It’s not unsurprising for a show to field something extra special in the middle of the season. Pre-release, it’s easy to generate excitement, but at some point, that excitement’s going to die down unless you regularly field something big. A lot of shows in the season really understand that. Let’s put them under the microscope, shall we?
Azur Lane has definitely treaded water for a few episodes in its run so far. The previous episode was, frankly, 90% unneeded material. In fact, most of the content the show is pushing, outside of Enterprise’s and Belfast’s budding
romance relationship has been sidetracking. It’s fair to say, then, that it’s time for the show to kick itself up the butt, shift back into gear and find the footing it once had.
In Episode 7, (amusingly) titled ‘For Determination; For Love’ (I’m shipping these shipgirls and you can’t stop me), it’s all out war. This almost happened a couple of episodes back, but a well-timed ambush from Enterprise forced a retreat. This episode begins with confrontation, though not quite battle. Not many shows this season could do a whole episode of battling, and while the animation dipped a handful of times during this prelude to war, it was extremely touching. Belfast and Enterprise’s relationship has gotten to the point where they don’t need to communicate their intentions, and this is clear to see; ‘come back alive’, Belfast silently communicates, to which Enterprise agrees. On the other side is the rather trite beat that Javelin and Laffey are trying to push, over their hopeful friendship with Ayanami, which is at least intimate enough to carry something worthwhile. Across the hundred cameos that line the rest of the first half, war is setup as a tragic duty, with almost no fighter wanting to take part.
As the second half of the episode ramps up, it’s mostly battle montage until Enterprise comes in – riding a fighter plane! As the 1-on-1s begin, the show is exciting, and keeps pedalling personal beats as Enterprise worries for Belfast’s fight against Akagi. I’m not entirely sure what happened at the end there, but Enterprise battles her inner-demons, comes out successful, but perhaps a bit too successful; the first death of Azur Lane takes place, and the guilt is heavy. This episode was quite the shift, then, with the tone accepting the darkness of war in a vanilla but pleasant manner – and there wasn’t a scrap of fanservice in the episode!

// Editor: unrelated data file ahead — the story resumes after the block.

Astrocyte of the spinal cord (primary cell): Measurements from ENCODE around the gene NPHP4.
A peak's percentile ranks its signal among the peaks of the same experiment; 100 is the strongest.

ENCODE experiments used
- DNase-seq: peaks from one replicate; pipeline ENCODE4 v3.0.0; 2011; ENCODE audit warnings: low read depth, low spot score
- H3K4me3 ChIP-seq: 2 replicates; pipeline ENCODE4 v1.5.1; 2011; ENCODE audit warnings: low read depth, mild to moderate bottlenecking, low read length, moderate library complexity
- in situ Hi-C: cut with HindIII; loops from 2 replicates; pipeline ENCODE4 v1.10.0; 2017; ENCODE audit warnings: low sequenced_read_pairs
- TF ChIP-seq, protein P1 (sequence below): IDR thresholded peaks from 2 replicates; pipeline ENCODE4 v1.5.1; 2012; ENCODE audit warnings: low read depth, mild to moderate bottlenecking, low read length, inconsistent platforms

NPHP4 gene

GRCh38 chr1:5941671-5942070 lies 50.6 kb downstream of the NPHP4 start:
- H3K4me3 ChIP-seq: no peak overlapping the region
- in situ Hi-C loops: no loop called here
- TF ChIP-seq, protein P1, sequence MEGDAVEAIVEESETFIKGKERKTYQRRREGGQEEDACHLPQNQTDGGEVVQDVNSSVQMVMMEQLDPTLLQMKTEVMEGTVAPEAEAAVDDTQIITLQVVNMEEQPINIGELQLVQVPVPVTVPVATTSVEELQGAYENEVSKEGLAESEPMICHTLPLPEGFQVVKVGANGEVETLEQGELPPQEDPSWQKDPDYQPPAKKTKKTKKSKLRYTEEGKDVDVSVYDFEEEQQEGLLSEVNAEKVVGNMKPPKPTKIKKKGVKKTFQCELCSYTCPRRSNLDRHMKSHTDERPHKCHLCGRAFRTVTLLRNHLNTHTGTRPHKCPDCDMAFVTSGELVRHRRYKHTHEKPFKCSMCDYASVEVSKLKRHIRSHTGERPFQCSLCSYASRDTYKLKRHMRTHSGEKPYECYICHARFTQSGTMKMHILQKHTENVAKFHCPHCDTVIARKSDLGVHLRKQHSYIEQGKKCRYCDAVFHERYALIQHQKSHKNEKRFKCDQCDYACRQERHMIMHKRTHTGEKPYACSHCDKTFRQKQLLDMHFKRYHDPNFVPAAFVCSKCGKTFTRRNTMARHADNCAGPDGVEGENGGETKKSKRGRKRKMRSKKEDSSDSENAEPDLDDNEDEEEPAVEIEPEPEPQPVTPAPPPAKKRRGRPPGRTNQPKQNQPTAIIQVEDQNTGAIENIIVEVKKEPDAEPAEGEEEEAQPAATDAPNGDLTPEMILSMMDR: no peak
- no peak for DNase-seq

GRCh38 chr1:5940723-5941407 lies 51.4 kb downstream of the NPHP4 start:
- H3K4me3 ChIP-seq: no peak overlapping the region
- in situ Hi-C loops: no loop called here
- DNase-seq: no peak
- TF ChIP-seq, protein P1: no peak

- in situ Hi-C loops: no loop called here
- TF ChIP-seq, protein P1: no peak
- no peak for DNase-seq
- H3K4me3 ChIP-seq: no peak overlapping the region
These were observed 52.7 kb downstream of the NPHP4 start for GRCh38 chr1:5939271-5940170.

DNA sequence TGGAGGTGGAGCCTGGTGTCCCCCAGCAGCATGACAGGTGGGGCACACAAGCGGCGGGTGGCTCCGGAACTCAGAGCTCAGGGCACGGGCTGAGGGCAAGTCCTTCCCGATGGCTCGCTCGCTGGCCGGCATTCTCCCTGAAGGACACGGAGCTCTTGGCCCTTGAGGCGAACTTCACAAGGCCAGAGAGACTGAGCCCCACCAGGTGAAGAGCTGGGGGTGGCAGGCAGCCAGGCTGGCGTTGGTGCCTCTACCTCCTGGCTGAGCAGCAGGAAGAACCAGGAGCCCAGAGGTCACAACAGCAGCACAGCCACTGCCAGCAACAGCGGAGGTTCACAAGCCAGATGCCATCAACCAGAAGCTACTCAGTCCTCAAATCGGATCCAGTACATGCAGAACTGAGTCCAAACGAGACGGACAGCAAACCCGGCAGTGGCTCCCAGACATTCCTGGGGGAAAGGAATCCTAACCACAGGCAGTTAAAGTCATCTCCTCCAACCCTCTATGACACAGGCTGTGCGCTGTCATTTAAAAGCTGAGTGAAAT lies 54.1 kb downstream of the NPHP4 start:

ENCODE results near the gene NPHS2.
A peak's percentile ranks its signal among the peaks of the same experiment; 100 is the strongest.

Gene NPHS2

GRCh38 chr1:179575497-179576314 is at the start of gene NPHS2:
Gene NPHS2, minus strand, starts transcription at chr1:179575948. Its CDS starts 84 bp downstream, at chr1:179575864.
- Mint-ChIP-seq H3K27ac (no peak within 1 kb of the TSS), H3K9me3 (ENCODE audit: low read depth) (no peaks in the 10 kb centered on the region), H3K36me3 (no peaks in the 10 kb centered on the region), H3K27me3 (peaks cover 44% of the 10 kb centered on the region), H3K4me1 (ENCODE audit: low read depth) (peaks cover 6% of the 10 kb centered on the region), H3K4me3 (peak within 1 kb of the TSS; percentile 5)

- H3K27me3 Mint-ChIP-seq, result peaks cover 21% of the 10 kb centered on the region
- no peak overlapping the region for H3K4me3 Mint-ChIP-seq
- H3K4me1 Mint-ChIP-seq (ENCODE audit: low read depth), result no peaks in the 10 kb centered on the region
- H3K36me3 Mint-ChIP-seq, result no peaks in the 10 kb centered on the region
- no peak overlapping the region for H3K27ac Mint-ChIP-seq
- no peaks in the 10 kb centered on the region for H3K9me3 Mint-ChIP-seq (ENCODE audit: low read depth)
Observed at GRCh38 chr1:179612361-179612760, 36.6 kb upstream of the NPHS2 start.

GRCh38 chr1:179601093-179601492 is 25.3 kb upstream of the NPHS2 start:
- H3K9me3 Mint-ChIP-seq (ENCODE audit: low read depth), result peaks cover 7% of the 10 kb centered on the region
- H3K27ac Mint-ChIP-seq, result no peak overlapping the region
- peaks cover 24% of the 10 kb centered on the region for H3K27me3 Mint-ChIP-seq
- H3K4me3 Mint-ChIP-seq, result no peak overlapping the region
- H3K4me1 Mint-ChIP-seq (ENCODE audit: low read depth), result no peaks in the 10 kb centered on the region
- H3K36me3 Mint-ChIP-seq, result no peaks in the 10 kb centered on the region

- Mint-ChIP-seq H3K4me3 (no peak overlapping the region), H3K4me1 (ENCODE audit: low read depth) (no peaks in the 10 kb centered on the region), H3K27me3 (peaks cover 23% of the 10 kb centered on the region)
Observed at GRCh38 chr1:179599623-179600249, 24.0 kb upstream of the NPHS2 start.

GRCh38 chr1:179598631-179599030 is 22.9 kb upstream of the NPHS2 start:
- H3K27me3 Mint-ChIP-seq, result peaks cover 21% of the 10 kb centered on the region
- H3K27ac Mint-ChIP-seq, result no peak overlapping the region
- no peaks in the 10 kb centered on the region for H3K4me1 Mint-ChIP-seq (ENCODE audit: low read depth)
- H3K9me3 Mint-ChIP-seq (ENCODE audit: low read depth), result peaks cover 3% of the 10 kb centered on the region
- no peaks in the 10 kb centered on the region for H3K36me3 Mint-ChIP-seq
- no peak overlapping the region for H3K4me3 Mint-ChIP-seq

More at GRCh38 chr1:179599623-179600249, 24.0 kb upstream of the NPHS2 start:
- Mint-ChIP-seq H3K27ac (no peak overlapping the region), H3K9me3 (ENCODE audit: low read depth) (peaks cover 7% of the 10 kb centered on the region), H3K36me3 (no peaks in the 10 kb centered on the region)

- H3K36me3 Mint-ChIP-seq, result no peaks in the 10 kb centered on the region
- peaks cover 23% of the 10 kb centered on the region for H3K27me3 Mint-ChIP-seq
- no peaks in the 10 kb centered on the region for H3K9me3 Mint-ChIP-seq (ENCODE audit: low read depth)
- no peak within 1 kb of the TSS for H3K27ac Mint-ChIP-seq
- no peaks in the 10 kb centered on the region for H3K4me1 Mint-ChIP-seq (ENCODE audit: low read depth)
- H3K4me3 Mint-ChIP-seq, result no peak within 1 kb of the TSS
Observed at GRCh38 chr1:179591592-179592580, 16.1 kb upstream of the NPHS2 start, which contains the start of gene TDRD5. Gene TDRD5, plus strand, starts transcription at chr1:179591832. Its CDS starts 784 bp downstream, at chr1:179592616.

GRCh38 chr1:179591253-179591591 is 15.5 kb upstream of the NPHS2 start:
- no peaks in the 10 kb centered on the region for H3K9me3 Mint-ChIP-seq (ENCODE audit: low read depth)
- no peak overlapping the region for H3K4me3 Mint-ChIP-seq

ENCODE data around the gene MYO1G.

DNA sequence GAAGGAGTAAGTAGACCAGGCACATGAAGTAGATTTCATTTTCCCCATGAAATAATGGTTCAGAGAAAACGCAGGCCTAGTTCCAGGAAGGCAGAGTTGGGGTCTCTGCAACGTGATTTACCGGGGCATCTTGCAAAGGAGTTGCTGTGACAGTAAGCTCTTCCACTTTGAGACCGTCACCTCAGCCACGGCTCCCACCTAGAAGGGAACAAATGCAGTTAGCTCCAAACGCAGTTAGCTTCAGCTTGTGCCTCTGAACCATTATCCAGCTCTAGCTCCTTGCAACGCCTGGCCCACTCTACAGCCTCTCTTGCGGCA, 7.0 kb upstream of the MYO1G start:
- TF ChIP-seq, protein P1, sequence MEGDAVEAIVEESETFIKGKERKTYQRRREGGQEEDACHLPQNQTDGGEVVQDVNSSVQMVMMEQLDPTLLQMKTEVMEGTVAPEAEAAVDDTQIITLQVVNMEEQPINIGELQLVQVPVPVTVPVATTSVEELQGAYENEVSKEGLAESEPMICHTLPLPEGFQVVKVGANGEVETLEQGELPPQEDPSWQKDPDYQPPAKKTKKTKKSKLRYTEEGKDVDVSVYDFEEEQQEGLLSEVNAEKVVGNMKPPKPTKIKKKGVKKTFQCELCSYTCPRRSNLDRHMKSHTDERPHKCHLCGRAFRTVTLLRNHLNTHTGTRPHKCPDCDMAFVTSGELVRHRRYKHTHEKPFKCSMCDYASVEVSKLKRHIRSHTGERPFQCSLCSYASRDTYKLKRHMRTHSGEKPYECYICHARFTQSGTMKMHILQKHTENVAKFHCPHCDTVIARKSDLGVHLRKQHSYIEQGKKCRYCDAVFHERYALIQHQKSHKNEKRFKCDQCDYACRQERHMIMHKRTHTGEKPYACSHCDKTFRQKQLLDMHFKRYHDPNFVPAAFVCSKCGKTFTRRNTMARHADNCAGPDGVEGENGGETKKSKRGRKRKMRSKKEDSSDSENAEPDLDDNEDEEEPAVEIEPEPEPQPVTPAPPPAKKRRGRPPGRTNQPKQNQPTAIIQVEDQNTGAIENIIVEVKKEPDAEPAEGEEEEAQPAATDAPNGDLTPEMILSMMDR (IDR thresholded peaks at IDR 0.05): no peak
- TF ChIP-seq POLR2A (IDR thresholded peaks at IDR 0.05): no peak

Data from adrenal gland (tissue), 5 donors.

Fanservice, on the other hand, was one of the only things holding back Fate’s 8th episode; epic final stands lined this unstopping episode of thrills, tears and the biggest reiteration of stakes of the year. As Tiamat rises from her mountain, the sheer scale of her CGI/2d hybrid model is a sight to see, and watching the miniscule Ushiwakamaru dart in-and-out of its tails, and Leonidas bravely standing his ground, was awe striking. I was still a bit miffed by the series’ recurring unconvincing facial expressions, but that’s a criticism levied at the entire Fate anime franchise (save Lord El Melloi II and the comic spinoffs), and of course, the protagonistic team did nothing but watch, but I was consistently amazed by the episode’s power.
And the boob physics. Seriously, Ushiwakamaru’s outfit design is not a winning formula, and at times became distracting.
Yet another series yielding a strong ‘battle’ was Hoshiai no Sora, one of the dark horses of the season. In last week’s episode, the gang took on a rival school’s extremely lauded tennis club, and using crafty strategies, was breaking even. But the episode stopped short of giving the main character’s the big rival moment, allowing the first half of this week’s episode a chance to show us how far the protagonists have come. Due to an insert song and the series’ staple rock piece, this was an exciting midseason showdown – but, failing to elaborate the comeback the rival duo were making, was somewhat hard to follow. But then again, Hoshiai no Sora has been earning its worth as a drama anime, and the second half of the episode, where the group have a BBQ, was the highlight. As always, the show is at its most pleasant when it’s just normal life, so this much lighter finale is yet another highlight. Especially in the chilling scene that Itsuki takes his t-shirt, exposing his back, to nothing but pride from his teammates.
It’s odd, then, that BEASTARS made the closest thing to a misstep. As Legosi and the other carnivores ventured into town, the series partook in some serious world-building. When we discovered ‘the black market’, an almost-juvenile level of darkness was captured. And the following love triangle setup is well written but not all that exciting. The dramatic angle the show has is strong enough to keep the show intense and invigorating, but it is odd to note that the non-dramatic sequences were the highlights – Legom, the hen, was bizarrely hilarious, and the dance scene was a winner.